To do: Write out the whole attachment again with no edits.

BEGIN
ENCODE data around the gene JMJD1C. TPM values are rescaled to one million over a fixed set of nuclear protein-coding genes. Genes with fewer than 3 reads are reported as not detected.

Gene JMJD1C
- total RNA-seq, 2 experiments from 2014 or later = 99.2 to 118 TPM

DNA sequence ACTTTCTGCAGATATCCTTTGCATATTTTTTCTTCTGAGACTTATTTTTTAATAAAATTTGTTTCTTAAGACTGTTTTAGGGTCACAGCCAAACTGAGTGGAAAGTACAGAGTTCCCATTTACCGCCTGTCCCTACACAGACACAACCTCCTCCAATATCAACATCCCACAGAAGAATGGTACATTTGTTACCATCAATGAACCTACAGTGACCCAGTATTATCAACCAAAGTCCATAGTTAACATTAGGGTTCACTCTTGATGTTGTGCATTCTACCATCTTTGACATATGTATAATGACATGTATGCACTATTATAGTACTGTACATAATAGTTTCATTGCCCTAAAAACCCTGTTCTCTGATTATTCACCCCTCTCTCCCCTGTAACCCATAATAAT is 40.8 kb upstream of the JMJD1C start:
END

ENCODE data around the gene JMJD1C. TPM values are rescaled to one million over a fixed set of nuclear protein-coding genes. Genes with fewer than 3 reads are reported as not detected.

Gene JMJD1C
- total RNA-seq, 2 experiments from 2014 or later = 99.2 to 118 TPM

DNA sequence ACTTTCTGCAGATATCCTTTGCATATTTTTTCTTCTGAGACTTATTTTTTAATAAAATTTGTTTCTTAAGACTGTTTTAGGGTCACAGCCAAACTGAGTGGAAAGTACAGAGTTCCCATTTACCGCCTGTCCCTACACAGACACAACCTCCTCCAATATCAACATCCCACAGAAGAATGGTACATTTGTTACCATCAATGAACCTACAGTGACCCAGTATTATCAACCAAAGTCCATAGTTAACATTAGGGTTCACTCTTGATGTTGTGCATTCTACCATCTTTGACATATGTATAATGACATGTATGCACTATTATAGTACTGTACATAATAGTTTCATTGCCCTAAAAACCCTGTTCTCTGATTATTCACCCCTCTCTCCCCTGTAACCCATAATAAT is 40.8 kb upstream of the JMJD1C start: